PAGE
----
Abstract # 3146 Poster # 183:

Scheduled for Sunday, September 18, 2011 07:00 PM-09:00 PM: Session 23 (Salon G (Sixth Floor)) Poster Presentation


E. C. Sullivan1,2 and J. P. Capitanio1,2
1University of California, Davis, Department of Psychology, One Shields Ave, Davis, CA 95616, USA, 2California National Primate Research Center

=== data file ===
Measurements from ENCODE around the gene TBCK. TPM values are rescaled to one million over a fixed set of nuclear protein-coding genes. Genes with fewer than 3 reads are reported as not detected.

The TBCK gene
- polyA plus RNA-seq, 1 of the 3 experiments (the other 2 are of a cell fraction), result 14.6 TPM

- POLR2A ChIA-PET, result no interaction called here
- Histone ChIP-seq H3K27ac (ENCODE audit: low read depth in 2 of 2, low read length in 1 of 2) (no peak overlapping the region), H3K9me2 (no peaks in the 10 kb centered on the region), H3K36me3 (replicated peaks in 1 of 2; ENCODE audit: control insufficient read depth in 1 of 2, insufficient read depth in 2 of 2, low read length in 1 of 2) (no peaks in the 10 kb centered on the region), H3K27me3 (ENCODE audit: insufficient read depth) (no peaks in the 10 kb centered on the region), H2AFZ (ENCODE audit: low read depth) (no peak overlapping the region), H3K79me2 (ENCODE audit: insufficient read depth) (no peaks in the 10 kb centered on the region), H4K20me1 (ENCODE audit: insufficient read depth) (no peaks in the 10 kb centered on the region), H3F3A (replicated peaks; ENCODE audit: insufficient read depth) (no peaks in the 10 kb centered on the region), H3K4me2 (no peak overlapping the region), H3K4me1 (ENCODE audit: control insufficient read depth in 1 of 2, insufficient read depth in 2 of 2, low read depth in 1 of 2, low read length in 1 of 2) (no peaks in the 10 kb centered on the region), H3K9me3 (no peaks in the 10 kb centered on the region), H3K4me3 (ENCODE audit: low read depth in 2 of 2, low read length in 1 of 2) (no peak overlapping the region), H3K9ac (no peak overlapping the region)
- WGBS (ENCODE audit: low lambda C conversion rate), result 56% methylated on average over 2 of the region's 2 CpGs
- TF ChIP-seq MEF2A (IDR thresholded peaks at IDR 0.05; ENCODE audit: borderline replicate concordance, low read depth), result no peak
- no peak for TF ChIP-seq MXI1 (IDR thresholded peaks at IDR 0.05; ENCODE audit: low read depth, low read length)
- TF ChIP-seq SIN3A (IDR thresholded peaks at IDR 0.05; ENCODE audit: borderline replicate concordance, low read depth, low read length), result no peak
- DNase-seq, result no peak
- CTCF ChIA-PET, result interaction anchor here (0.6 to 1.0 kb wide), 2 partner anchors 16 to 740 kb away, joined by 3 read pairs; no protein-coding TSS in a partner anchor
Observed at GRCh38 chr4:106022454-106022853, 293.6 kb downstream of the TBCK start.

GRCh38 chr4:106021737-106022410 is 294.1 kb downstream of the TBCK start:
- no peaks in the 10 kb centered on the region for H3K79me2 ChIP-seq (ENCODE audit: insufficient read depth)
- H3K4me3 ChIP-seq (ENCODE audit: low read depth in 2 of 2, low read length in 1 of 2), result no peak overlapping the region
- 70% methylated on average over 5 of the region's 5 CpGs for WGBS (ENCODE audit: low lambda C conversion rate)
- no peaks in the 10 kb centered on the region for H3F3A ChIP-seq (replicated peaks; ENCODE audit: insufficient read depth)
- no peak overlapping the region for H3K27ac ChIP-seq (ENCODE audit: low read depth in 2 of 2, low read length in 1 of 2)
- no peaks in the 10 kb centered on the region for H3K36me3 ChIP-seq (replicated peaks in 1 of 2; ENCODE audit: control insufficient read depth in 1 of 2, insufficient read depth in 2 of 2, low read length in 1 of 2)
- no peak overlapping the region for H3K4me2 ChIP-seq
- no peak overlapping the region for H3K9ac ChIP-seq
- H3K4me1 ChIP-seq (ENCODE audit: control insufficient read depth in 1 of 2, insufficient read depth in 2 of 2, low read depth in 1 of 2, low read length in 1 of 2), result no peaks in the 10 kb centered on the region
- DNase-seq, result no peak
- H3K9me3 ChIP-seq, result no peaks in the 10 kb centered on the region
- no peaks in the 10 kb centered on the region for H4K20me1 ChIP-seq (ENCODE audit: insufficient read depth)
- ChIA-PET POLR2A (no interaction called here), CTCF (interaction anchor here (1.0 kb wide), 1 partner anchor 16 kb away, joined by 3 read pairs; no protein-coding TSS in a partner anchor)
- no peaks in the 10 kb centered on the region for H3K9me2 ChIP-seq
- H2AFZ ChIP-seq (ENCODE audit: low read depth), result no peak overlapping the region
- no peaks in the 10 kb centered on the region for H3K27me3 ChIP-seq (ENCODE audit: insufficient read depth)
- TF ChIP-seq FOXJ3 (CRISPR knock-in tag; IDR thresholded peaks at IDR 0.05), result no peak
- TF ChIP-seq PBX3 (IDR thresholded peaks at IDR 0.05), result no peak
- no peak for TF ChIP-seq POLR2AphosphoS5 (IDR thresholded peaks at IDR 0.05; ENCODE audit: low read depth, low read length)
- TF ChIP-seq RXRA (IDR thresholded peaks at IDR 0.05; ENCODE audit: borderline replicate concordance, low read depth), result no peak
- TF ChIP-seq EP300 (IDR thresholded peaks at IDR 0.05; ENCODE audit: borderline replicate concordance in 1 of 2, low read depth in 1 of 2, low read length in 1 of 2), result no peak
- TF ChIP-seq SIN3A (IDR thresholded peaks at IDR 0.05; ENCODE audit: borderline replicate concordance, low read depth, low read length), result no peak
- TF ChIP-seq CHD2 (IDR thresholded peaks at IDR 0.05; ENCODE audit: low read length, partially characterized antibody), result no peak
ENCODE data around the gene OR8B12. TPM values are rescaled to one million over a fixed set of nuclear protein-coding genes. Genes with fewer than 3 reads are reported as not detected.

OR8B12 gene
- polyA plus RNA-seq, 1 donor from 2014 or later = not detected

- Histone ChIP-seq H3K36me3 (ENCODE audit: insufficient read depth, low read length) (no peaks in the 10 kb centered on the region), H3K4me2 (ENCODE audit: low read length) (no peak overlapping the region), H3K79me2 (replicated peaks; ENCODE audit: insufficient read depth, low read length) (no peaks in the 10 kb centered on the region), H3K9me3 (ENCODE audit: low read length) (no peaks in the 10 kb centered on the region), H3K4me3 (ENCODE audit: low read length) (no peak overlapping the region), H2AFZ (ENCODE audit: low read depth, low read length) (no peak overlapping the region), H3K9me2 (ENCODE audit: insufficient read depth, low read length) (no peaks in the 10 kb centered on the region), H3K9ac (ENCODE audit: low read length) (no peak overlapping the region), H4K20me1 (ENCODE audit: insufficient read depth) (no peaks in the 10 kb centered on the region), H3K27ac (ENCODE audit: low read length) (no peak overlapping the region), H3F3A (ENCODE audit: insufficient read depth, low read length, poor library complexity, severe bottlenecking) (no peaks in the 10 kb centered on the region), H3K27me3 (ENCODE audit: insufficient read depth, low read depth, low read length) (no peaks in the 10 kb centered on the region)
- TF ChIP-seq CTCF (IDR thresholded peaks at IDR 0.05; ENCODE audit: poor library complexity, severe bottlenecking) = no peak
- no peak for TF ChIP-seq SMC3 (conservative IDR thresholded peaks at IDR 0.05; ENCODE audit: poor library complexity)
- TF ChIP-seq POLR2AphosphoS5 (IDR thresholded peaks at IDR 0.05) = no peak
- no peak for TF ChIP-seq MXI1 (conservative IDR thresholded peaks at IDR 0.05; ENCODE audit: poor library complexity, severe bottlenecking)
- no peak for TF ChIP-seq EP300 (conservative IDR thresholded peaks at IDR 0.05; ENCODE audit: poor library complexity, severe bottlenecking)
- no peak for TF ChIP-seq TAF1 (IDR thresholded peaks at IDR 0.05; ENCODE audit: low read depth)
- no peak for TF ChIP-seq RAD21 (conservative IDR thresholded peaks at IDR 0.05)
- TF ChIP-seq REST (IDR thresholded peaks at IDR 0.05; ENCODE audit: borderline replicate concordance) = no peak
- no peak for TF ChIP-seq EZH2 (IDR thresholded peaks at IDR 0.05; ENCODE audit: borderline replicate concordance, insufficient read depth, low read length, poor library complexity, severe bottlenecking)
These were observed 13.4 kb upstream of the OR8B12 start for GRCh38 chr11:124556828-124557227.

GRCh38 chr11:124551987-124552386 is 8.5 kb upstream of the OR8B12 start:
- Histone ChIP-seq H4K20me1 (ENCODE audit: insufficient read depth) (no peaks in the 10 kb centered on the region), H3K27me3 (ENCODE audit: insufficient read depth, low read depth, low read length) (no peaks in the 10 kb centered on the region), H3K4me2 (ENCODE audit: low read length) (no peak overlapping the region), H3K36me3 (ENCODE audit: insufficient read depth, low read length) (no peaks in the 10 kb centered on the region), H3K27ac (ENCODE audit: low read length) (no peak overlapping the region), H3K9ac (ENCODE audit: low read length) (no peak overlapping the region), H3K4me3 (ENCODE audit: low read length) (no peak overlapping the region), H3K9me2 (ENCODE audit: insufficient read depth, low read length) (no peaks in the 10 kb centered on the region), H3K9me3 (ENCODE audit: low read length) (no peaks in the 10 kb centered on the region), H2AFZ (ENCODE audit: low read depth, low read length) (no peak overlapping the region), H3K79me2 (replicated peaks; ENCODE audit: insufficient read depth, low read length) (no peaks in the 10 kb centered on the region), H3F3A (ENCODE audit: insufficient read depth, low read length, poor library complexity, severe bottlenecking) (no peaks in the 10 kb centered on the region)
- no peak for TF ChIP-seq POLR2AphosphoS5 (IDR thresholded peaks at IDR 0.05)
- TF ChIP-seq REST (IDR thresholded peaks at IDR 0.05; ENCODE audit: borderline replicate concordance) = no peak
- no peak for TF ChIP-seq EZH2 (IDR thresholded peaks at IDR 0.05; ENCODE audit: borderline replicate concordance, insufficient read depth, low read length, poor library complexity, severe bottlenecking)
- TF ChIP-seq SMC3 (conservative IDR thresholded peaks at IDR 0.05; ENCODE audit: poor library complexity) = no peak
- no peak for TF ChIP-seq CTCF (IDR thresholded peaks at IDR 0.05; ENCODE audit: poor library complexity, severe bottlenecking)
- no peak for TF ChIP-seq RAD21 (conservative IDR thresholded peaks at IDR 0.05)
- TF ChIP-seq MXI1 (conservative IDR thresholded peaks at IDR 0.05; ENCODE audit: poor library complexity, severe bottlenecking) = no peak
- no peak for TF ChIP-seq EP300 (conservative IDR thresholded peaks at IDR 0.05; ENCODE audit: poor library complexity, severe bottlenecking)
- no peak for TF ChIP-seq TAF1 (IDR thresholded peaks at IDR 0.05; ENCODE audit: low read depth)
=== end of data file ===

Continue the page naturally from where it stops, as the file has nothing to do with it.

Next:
Temperament is thought to be present early in life and stable over time; however, few studies have examined temperament from infancy into adulthood. We investigated stability in measures of temperament in 124 female rhesus monkeys (Macaca mulatta) in infancy (3-4mo.) and adulthood (6yrs) at the California National Primate Research Center. At both time-points, animals were relocated from their homecage to a novel environment and behavioral responsiveness was measured from a 5-min focal observation. For infants, ratings of temperament were also made at the end of the 25hr assessment period. Two infant behavioral responsiveness factors have been previously identified: Activity and Emotionality. Factor analysis of adult behaviors revealed a two-factor structure, accounting for 27% of total variance, with items loading similarly to infant-derived factors. Infant and adult activity factors were positively correlated (r=.254, p=.004), suggesting behavioral patterns of activity are a stable component of temperament, but behavioral measures of emotionality are less consistent. Multiple regression of ratings-based infant temperament factor scores were more predictive of adult-derived behavioral factor scores: infant Confident (B=.269, p=.023) and Nervous (B=.340, p=.007) factor scores positively predicted adult Activity and infant Vigilant (B=-.307, p=.015) and Gentle (B=-.245, p=.032) factor scores negatively predicted adult Emotionality. Overall, these results suggest that observer ratings of infant temperament may be better predictors of adult behavioral responsiveness than are display of specific infant behaviors.